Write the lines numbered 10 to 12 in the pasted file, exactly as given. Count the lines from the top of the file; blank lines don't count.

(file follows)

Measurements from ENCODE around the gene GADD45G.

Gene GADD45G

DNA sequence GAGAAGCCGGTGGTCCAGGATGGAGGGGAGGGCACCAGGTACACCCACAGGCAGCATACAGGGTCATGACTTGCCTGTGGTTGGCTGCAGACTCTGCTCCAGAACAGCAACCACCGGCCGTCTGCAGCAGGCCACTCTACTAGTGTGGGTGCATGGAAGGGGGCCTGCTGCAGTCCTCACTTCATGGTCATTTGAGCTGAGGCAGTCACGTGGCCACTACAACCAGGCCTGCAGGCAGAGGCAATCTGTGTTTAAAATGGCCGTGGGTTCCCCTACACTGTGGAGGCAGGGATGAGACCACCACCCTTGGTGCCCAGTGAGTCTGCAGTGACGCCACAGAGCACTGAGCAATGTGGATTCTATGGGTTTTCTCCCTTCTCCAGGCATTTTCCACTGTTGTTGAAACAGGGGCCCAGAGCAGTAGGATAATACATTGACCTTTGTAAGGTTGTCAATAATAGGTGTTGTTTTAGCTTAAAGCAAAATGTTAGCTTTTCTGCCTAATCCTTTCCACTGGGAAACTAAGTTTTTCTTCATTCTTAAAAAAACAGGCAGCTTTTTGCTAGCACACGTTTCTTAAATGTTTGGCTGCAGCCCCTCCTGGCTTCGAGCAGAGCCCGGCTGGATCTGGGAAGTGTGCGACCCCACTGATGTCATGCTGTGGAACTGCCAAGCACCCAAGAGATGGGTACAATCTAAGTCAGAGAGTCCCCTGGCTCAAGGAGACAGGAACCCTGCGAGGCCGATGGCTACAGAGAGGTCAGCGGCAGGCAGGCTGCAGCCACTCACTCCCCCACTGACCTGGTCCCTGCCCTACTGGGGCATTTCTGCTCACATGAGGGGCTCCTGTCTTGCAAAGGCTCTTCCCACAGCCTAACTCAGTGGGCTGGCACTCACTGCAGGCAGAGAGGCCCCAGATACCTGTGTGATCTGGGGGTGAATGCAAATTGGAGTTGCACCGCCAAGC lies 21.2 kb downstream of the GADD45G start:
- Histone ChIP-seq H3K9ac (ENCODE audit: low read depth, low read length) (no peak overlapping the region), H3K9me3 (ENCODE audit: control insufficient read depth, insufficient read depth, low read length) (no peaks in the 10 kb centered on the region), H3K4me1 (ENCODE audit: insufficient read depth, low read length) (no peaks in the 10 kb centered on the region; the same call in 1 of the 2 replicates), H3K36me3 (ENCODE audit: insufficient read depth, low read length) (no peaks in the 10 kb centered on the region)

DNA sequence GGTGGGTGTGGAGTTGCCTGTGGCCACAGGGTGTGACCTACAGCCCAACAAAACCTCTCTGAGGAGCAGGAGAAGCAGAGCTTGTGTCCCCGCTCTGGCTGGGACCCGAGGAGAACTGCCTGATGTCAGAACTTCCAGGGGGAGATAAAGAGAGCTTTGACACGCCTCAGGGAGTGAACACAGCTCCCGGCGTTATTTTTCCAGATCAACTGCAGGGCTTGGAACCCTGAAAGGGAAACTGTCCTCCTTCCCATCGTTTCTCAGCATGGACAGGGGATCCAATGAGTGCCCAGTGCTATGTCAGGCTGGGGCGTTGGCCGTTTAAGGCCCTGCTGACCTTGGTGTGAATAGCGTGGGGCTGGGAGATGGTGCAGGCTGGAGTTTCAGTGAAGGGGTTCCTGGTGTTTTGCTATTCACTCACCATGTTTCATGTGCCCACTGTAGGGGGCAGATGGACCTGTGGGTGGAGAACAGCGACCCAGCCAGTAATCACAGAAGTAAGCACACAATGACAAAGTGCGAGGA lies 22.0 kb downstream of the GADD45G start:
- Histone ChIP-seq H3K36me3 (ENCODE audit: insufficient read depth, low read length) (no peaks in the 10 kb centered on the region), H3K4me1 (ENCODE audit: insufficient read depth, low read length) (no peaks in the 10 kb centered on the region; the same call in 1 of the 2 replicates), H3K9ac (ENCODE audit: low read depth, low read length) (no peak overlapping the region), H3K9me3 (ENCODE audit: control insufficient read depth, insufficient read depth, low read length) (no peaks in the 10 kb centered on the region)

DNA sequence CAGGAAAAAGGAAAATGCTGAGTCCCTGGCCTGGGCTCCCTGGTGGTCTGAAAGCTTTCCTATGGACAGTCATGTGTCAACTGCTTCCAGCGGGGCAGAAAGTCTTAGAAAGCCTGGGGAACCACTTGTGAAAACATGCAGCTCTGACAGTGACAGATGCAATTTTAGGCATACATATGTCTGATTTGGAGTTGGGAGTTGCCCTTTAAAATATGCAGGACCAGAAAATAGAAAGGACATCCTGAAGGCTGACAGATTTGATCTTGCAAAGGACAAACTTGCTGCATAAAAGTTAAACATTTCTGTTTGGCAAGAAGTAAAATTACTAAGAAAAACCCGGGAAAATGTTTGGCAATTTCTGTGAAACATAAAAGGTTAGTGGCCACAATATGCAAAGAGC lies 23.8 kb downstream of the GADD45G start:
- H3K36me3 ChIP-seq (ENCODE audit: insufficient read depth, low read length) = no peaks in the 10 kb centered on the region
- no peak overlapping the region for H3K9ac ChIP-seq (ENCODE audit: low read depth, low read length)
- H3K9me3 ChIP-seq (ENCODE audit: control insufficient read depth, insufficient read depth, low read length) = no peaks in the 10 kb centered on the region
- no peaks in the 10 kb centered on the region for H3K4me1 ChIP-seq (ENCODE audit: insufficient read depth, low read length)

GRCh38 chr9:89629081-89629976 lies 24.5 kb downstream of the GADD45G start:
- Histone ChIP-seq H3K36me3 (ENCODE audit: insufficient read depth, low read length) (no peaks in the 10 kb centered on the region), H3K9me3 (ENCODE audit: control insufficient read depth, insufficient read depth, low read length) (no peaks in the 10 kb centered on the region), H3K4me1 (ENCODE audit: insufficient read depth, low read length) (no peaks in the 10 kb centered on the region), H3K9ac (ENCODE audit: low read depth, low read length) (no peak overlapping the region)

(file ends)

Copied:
- H3K9me3 ChIP-seq (ENCODE audit: control insufficient read depth, insufficient read depth, low read length) = no peaks in the 10 kb centered on the region
- no peaks in the 10 kb centered on the region for H3K4me1 ChIP-seq (ENCODE audit: insufficient read depth, low read length)

GRCh38 chr9:89629081-89629976 lies 24.5 kb downstream of the GADD45G start: